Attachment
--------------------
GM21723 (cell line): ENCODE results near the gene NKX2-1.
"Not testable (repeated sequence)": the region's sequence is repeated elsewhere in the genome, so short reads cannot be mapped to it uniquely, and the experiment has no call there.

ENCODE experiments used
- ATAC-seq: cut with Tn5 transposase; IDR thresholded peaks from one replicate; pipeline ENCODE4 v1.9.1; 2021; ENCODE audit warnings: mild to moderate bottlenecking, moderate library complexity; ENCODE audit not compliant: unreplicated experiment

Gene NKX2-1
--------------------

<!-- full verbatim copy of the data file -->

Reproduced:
GM21723 (cell line): ENCODE results near the gene NKX2-1.
"Not testable (repeated sequence)": the region's sequence is repeated elsewhere in the genome, so short reads cannot be mapped to it uniquely, and the experiment has no call there.

ENCODE experiments used
- ATAC-seq: cut with Tn5 transposase; IDR thresholded peaks from one replicate; pipeline ENCODE4 v1.9.1; 2021; ENCODE audit warnings: mild to moderate bottlenecking, moderate library complexity; ENCODE audit not compliant: unreplicated experiment

Gene NKX2-1